Chrysler’s bankruptcy and temporary shutdown could spell doom for a number of autoparts suppliers, reports the Wall Street Journal.
DETROIT — Troubled U.S. auto-parts suppliers were dealt a new blow Thursday when Chrysler LLC said it will temporarily idle most of its manufacturing during the bankruptcy process starting Monday.
The move, which appeared to take the supply industry by surprise, intensifies pressure on parts makers already reeling from General Motors Corp.’s announcement last week that it also would idle most assembly plans this summer.
Along with lost production, suppliers are at risk of having their payments from Chrysler disrupted as the auto maker’s finances are managed in bankruptcy court.
Two suppliers on Thursday refused to ship parts to Chrysler, forcing the auto maker to close a Warren, Mich., factory ahead of the planned shutdown, Vice Chairman Tom LaSorda said in a conference call with reporters.
Both auto makers’ factories could be down for up to nine weeks, an unprecedented slowdown for the U.S. auto industry.
Chrysler’s move threatens to push many suppliers closer to bankruptcy, and could ultimately lead to disruption in the flow of parts to healthier auto makers, such as Ford Motor Co., which plans to continue operating through the summer, said Dave Andrea, vice president of industry analysis and economics for the Original Equipment Suppliers Association.
“With a tremendous amount of effort and cost, the system has been able to hold together,” Mr. Andrea said. “But with every piece of news like this, that becomes more difficult. This is where we could see disruptions at Ford and other auto makers that are still running.”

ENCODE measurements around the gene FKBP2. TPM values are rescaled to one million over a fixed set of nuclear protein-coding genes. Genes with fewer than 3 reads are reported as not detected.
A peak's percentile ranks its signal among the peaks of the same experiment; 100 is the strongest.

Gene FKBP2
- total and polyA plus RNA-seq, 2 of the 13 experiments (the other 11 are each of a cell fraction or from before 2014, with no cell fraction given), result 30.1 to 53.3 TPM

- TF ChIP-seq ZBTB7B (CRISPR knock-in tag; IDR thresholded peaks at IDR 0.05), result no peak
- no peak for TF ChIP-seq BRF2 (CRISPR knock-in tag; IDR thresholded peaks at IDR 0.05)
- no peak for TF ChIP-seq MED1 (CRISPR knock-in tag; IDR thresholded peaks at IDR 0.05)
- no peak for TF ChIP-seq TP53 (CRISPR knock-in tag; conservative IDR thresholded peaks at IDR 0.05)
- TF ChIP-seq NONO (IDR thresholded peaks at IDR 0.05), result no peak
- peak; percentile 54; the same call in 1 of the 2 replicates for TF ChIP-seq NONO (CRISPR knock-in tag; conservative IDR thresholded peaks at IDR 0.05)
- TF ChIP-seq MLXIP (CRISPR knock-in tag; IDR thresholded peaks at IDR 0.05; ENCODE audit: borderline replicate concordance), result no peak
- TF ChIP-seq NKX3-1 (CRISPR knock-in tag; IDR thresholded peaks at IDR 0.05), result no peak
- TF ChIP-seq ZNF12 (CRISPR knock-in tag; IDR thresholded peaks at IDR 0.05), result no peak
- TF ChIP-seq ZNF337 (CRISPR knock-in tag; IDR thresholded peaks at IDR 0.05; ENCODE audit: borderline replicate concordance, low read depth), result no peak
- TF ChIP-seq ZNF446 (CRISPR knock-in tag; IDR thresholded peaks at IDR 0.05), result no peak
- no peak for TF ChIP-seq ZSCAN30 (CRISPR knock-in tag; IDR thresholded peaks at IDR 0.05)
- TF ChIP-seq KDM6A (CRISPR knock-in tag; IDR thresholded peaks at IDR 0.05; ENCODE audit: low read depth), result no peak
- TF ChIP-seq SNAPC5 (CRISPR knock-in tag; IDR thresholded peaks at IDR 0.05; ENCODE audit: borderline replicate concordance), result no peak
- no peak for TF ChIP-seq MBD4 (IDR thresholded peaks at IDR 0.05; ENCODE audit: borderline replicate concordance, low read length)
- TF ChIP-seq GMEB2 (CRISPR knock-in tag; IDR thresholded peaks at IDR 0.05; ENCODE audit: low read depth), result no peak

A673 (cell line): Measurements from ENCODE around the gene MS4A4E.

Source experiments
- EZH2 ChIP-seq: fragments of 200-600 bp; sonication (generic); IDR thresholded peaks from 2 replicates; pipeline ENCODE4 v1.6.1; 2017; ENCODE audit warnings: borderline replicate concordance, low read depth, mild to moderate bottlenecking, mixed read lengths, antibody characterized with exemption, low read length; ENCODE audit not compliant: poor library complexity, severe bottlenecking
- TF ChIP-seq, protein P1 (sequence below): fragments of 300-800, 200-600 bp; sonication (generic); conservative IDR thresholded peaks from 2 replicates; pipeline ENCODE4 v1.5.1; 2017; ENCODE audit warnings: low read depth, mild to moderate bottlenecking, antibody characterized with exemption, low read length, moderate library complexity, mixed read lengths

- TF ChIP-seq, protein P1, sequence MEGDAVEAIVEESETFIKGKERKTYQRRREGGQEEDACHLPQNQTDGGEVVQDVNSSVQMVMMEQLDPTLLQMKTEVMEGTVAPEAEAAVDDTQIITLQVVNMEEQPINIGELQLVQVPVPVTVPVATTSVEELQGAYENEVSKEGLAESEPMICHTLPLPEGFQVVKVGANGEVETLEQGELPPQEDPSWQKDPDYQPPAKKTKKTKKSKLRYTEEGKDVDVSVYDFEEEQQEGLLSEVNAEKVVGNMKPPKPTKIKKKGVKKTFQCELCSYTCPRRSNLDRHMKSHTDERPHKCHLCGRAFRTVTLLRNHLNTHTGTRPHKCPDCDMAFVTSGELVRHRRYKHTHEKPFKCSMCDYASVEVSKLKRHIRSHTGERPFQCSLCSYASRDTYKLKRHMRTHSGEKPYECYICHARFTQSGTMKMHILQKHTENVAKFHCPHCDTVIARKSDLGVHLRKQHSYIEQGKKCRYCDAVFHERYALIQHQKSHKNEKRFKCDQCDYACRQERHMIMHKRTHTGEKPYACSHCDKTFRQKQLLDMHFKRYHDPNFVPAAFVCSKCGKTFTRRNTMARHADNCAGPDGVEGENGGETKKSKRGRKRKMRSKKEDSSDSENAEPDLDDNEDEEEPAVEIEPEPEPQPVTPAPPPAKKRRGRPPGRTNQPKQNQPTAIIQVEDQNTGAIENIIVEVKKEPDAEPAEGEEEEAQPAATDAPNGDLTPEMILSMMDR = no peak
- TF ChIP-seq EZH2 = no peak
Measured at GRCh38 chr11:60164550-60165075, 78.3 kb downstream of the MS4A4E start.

Ford spokesman Todd Nissen said the auto maker doesn’t anticipate a production disruption, but is monitoring the situation.
The Chrysler shutdown will likely lower U.S. auto production to eight million cars and trucks for 2009, Mr. Andrea said, which would be less than half what it was in 2000. He said about half of U.S. suppliers will likely be in “significant distress’ as a result of the cuts, up from 35% to 40% at the end of the first quarter.
GM’s summer shutdowns will cut output by 190,000 vehicles, or 25%.
Around 400, or about one-fifth, of top-tier parts makers have enrolled in a U.S. Treasury program launched this month to guarantee receivables in case of an auto maker bankruptcy, said Craig Fitzgerald, an auto analyst with Plante & Moran in Southfield, Mich.
“That assistance took a little bit of the sting out of a bankruptcy,” he said. “But it doesn’t solve the problem” of production cuts.
Mr. Fitzgerald said more government aid will likely be required to avoid a “cascading and devastating ” effect on the U.S. auto industry.
Suppliers’ ability to survive the shutdown will largely depend on the willingness of banks to continue financing the companies through the impending revenue shortage, OESA’s Mr. Andrea said.
“The most significant indicator as to whether a supplier will see the other side of this is if they have a banking relationship that is willing to stick with them,” he said.